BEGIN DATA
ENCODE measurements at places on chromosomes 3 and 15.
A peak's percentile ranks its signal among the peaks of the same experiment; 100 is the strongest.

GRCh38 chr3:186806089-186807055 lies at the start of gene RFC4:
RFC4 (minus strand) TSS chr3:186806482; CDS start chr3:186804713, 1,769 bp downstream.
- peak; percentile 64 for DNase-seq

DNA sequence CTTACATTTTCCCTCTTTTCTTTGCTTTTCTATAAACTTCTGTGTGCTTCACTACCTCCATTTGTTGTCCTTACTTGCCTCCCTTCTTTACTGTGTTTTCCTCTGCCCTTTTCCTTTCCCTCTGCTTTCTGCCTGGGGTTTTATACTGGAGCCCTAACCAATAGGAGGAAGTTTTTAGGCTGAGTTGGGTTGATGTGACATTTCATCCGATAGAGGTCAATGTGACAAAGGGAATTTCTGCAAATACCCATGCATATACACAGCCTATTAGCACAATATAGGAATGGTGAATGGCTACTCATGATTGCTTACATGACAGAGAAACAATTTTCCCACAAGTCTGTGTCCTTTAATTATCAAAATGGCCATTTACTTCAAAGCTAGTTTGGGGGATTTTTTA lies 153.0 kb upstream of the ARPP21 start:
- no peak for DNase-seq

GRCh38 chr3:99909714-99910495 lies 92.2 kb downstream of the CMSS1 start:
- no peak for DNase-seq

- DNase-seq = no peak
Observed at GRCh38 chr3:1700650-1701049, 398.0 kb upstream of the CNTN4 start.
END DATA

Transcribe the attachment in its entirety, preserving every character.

ENCODE measurements at places on chromosomes 3 and 15.
A peak's percentile ranks its signal among the peaks of the same experiment; 100 is the strongest.

GRCh38 chr3:186806089-186807055 lies at the start of gene RFC4:
RFC4 (minus strand) TSS chr3:186806482; CDS start chr3:186804713, 1,769 bp downstream.
- peak; percentile 64 for DNase-seq

DNA sequence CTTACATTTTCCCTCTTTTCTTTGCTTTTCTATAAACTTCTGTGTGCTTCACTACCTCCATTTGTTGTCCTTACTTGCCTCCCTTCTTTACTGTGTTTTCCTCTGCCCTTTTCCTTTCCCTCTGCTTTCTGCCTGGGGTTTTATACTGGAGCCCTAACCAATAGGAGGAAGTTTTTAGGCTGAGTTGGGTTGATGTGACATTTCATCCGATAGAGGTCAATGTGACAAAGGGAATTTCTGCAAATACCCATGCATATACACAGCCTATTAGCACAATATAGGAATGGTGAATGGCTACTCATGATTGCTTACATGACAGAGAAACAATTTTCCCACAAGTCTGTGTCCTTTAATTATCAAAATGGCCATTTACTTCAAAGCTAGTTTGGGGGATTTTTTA lies 153.0 kb upstream of the ARPP21 start:
- no peak for DNase-seq

GRCh38 chr3:99909714-99910495 lies 92.2 kb downstream of the CMSS1 start:
- no peak for DNase-seq

- DNase-seq = no peak
Observed at GRCh38 chr3:1700650-1701049, 398.0 kb upstream of the CNTN4 start.